A Minute is Just a Little Night at Mad Art Gallery
An enormous and strapping husky in a hot wooly coat was attending the gallery. As I took inventory of the artworks that clung to the perimeter of the room, his wild black eyes regarded me cautiously from just outside the double wide glass doors leading to the gallery floor. His tongue dangled boorishly from his powerful jowls, doubtless a masquerade of false stupidity, a front that dared me to step one toe out of line, because his ears were fuzzy triangles and his eyes were sharp. He heard and saw everything.
I came to see Mad Art Gallery’s latest exhibition, A Minute is Just a Little Night, which opened July 11th and brought together a trio of St. Louis-based artists—John Early, Tuan Nguyen, and Daniel Stumeier. Standing not too near the canine, I took it all in from the vantage point of the doorway. I saw a well-ordered, and mathematically curated arrangement of objects and installations. The gallery was hollow, the artwork drawn magnetically to the room’s three walls not occupied by a stage.
I moved clockwise through the room and was met by a wooden side table with two folded-in leaves. One of the table’s drawers had been pulled wide open, the appendage threatening to topple to the floor under the weight of the object inside. The inhabitant was a fat slab of wood shaped about like the head of The Scream. Carved into its middle was a small black crater coated in graphite, dirty and glittering. The gallery placard described one of Nguyen’s sculptures—Hole, pencil on wood, 2014, $200. Four variations of the amorphous Hole hung on the wall a few feet away. Atop the table sat Early’s Rainbow Train Track, two strands of yarn cross-stitched horizontally across the middle of a framed canvas. A royal blue line stops when it meets a sunny yellow one, forming a horizon line across a beige landscape. I am struck by its similarity to the opening chapter in Kurt Vonnegut’s Slaughterhouse Five in which the narrator uses his daughter’s crayons, “a different color for each main character,” to doodle in a colorful wax stripe a gripping narrative of WWII, loss, destruction, being and time on the back of a roll of wallpaper. Above and to the right of this curious arrangement was Stumeier’s Pink Towel, which is exactly what you think it is, torn, stained, and tacked to the wall.
Several of Nguyen’s sculptures stood conspicuously in front of electrical sockets and were dressed in heavy graphite coats. Against the far wall was a series of floor-dwelling objects lined up in a row and molded into a cone, a ball, a square-ish bump. The arrangement might have been a narrative, and each object could have been morphing into the next, as the numerically progressing title suggests, but that conclusion alone is too easy. Nguyen lined them up against one wall using the room’s electrical sockets as units of distance. The objects in front of the sockets had either the possibility for activation, or else were tiny actors portraying the grumpy black remains of an electrical shock. Excluding Apple (sawdust, gesso, paint), a rotting, papier-mâché-like half-eaten fruit, they were all coated in graphite, twinkling in black eclipse. Graphite is the elemental identical twin of diamond, but the stuff of pencils is the far commoner sibling. It’s possible that Nguyen’s veiled objects are at least partly an effort to bring the viewer at once to the 2D drawing plane and the 3D sculptural plane, and it wouldn’t be the only time an artist has chosen graphite as a symbolic sculptural device (see graphite-enthusiast Diana Shpungin).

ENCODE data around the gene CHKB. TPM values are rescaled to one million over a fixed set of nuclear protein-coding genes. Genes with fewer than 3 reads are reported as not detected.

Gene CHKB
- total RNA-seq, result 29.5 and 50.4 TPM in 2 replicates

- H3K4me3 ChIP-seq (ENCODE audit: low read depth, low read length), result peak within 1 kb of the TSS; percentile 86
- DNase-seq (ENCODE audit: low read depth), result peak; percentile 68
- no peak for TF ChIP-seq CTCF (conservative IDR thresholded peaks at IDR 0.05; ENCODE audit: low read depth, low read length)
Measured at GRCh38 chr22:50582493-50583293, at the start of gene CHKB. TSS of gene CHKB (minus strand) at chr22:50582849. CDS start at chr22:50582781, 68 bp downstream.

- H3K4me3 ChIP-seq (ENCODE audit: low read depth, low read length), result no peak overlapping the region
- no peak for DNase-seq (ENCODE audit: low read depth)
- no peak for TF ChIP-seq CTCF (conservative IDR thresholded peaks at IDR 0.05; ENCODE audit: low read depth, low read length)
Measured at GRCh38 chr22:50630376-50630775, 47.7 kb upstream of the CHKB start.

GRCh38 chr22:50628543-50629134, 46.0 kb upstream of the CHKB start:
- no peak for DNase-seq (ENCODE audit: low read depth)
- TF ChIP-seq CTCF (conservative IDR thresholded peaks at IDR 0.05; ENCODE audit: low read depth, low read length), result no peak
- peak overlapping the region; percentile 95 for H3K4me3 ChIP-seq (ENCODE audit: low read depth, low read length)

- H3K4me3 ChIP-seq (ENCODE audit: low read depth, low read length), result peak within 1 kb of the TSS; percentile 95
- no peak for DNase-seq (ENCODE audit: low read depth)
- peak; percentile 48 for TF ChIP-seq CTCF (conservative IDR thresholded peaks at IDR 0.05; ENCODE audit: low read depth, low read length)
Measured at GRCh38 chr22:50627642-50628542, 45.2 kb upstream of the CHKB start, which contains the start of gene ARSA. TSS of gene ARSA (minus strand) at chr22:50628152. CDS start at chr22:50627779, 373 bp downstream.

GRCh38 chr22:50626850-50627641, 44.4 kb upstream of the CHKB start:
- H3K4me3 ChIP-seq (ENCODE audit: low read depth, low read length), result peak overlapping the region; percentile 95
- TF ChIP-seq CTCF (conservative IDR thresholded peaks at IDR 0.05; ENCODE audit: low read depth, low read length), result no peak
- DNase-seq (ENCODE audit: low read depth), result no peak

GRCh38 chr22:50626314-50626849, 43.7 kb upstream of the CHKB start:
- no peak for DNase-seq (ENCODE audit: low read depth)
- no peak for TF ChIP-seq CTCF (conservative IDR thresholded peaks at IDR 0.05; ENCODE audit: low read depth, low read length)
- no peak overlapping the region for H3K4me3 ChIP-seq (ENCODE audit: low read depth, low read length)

Each artwork was labeled and priced individually, but the products of one artist socialized with those of the others—they touched, looked each other up and down, conversed—so it soon became a private game of guessing whose work was whose:
A shrewd eye was sometimes necessary to tell a Stumeier from an Early. Like Vonnegut, each of these artists had apparently siphoned off the majority of an arts and crafts supply box from some unsuspecting child—a couple of sticky markers during naptime, a spool of scratchy red yarn when little so-and-so turned his back to sip from a juice box. In First “a”, Early presents a cross-stitched replica of his son’s first interpretation of the capital letter “A”. The character leans dangerously on its left side, is drawn with all the steadiness of a seismograph, and is a weirdly endearing effort on the part of this father-son team. Surely many homes that radiate down the block to the left and right side of that place where Early is a husband and father are treasure troves of construction papers inscribed with the letter “A” again and again and again. Daddys save things that the child has made and touched. My own parents, proud, sentimental, goo-prone have a collection of Valentine’s Day cards stuck in cookbooks, frightening smeary Crayola drawings archived in Rubbermaid tubs on the top shelves of closets in bedrooms-turned-guest-rooms. But then there are Dads, probably those who are artists, who take saving a step further, and savor the banal items touched by the center of their universe. Early’s cross-stitched canvases are strangely nostalgic; they are moments of nostalgia before its time, objects immediately and perpetually nostalgic for a child not yet grown old. Stumeier’s Low Places 1-6, a series of framed legal pads, seem to echo Early’s plagiarisms of his own child’s work, but the inspiration behind Stumeier’s child-like scribbles is anonymous. Others of Early’s sculptures, Untitled (cairns) (colorful, plastic tiered cakes that reference this popular children’s toy), Secondary Color (orange ball), and Boomerang Box, are an appreciated break from the aching cross-stitched canvases; these sculptures are like toys, they play along.